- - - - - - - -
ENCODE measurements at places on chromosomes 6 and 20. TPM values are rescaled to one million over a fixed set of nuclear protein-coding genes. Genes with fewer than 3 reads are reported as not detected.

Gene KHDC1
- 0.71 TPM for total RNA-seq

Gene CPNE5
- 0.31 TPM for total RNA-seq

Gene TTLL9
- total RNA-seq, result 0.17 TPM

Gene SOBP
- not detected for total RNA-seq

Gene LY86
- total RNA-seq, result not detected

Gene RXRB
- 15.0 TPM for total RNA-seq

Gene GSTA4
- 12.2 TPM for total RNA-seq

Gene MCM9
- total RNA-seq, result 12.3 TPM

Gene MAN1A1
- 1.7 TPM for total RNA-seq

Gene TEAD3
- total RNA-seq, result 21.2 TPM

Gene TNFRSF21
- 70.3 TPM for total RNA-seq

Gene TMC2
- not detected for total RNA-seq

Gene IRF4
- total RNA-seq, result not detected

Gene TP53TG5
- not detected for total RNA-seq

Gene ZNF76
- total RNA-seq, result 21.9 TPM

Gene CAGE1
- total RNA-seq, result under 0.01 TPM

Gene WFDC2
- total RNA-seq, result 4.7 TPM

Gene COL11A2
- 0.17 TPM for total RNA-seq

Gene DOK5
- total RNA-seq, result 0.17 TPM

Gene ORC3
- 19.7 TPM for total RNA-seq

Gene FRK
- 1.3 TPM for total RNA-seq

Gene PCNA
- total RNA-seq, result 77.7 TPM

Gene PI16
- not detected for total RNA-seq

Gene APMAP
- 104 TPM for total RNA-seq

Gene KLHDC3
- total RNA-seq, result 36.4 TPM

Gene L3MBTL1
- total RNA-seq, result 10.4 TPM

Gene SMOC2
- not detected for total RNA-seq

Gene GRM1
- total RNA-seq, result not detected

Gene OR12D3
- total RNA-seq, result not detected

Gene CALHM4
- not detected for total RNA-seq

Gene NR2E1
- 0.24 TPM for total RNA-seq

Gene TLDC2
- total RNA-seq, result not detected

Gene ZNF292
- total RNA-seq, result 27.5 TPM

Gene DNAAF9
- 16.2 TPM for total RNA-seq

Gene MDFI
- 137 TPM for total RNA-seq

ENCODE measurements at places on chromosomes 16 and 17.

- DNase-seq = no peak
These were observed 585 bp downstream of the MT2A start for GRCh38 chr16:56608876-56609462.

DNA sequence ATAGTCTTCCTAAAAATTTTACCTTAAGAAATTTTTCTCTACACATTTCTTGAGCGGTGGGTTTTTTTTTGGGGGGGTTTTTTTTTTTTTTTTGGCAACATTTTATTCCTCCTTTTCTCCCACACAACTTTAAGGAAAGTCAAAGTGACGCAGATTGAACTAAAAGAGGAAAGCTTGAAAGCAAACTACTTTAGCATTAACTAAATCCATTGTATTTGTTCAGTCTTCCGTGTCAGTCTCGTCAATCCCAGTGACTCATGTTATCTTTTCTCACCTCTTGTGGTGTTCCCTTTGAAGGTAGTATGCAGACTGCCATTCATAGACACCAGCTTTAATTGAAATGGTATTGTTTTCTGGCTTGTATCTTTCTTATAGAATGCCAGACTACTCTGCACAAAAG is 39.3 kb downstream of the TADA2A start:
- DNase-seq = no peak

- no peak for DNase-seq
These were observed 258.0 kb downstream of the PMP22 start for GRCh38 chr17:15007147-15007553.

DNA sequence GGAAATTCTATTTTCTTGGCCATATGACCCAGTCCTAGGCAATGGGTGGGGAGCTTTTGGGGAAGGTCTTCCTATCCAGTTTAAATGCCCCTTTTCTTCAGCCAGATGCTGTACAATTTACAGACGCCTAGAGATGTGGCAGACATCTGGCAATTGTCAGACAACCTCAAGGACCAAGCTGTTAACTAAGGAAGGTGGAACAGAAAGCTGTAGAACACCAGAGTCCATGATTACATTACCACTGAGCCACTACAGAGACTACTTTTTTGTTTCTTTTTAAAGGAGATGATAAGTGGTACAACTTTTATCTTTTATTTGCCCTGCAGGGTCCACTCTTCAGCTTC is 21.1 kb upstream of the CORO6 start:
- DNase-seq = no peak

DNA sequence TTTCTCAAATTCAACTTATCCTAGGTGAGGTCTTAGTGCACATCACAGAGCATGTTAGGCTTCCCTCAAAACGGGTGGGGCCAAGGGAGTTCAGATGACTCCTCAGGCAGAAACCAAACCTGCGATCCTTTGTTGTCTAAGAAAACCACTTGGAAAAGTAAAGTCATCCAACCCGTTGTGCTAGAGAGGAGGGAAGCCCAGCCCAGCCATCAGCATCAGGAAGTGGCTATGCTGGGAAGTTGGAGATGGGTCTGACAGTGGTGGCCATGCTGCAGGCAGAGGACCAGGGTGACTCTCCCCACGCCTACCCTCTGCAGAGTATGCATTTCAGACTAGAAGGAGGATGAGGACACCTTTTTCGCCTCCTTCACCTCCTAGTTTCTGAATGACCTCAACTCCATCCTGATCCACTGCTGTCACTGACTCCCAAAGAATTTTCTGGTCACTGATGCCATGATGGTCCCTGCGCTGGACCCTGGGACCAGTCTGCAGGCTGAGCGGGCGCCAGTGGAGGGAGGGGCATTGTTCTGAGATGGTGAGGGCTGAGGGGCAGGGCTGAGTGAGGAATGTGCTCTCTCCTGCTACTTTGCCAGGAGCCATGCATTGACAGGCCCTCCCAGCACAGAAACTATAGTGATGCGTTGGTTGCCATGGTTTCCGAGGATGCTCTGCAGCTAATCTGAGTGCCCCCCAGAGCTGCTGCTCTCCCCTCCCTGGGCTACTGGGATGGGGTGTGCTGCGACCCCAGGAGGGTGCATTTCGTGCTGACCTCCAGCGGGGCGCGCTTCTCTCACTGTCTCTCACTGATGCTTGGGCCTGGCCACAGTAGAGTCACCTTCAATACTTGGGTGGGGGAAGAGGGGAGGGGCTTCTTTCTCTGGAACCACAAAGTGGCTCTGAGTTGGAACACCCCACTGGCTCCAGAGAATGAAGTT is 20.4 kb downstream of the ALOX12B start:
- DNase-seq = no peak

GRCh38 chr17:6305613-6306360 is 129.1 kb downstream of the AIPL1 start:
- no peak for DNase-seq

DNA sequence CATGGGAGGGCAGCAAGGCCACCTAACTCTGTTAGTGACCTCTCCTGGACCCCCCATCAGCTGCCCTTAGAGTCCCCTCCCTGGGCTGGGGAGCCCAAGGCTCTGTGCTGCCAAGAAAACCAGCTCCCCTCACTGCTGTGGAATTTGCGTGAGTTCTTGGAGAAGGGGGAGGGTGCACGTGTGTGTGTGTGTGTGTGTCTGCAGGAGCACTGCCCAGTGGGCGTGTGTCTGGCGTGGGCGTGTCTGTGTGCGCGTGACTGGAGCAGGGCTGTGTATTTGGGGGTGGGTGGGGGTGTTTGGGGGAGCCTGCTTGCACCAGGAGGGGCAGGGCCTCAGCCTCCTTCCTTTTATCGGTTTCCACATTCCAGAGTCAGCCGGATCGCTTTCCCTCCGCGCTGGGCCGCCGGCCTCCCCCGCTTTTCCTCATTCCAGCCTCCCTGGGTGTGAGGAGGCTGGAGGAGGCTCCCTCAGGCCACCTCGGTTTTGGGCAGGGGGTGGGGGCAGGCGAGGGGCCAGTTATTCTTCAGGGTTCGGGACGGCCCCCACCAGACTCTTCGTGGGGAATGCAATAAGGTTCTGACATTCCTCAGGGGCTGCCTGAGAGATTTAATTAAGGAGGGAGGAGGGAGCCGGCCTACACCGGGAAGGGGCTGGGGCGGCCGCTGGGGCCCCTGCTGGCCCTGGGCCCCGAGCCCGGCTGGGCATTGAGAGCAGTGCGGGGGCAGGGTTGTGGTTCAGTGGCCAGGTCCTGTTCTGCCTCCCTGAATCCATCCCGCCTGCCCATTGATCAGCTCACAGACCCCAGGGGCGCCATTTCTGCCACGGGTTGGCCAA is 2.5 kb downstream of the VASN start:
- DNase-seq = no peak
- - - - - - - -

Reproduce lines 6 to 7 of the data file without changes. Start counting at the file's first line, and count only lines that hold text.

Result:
Gene TTLL9
- total RNA-seq, result 0.17 TPM